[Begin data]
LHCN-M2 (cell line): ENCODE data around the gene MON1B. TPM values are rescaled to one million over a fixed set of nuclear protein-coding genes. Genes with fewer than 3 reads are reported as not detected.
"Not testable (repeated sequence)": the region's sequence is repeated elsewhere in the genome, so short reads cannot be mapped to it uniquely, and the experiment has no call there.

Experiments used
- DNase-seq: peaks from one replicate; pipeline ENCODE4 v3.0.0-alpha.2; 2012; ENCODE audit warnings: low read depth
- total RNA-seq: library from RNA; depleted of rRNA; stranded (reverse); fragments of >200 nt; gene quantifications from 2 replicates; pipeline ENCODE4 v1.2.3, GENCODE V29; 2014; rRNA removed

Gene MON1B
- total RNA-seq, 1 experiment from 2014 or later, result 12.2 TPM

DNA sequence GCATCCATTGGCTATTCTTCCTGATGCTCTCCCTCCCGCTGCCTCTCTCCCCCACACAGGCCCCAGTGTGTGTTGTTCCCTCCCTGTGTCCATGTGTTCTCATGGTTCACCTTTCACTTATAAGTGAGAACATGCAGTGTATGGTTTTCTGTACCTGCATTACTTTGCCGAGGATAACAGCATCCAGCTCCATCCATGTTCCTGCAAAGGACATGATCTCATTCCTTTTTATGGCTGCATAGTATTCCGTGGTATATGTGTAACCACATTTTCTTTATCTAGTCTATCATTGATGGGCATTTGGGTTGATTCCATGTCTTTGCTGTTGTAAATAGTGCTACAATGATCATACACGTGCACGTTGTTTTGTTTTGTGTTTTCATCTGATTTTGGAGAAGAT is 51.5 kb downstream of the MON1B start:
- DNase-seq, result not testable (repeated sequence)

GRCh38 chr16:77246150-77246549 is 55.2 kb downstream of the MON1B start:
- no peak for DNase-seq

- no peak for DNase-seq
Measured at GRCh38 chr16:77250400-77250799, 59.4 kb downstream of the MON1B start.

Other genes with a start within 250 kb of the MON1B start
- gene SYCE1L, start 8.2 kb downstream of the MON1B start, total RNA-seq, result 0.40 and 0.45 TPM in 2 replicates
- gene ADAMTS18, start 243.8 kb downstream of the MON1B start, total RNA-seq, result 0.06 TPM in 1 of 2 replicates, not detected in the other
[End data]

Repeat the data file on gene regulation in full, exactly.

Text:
LHCN-M2 (cell line): ENCODE data around the gene MON1B. TPM values are rescaled to one million over a fixed set of nuclear protein-coding genes. Genes with fewer than 3 reads are reported as not detected.
"Not testable (repeated sequence)": the region's sequence is repeated elsewhere in the genome, so short reads cannot be mapped to it uniquely, and the experiment has no call there.

Experiments used
- DNase-seq: peaks from one replicate; pipeline ENCODE4 v3.0.0-alpha.2; 2012; ENCODE audit warnings: low read depth
- total RNA-seq: library from RNA; depleted of rRNA; stranded (reverse); fragments of >200 nt; gene quantifications from 2 replicates; pipeline ENCODE4 v1.2.3, GENCODE V29; 2014; rRNA removed

Gene MON1B
- total RNA-seq, 1 experiment from 2014 or later, result 12.2 TPM

DNA sequence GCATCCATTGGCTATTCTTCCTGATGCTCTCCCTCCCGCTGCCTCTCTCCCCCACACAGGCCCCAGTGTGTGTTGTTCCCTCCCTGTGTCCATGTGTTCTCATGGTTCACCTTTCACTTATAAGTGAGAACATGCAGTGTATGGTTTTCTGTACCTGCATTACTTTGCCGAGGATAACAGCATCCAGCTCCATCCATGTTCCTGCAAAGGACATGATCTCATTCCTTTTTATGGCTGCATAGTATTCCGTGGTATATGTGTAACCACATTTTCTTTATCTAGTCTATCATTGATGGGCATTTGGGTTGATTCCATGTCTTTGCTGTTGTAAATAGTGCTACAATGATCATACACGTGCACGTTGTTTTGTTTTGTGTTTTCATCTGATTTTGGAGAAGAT is 51.5 kb downstream of the MON1B start:
- DNase-seq, result not testable (repeated sequence)

GRCh38 chr16:77246150-77246549 is 55.2 kb downstream of the MON1B start:
- no peak for DNase-seq

- no peak for DNase-seq
Measured at GRCh38 chr16:77250400-77250799, 59.4 kb downstream of the MON1B start.

Other genes with a start within 250 kb of the MON1B start
- gene SYCE1L, start 8.2 kb downstream of the MON1B start, total RNA-seq, result 0.40 and 0.45 TPM in 2 replicates
- gene ADAMTS18, start 243.8 kb downstream of the MON1B start, total RNA-seq, result 0.06 TPM in 1 of 2 replicates, not detected in the other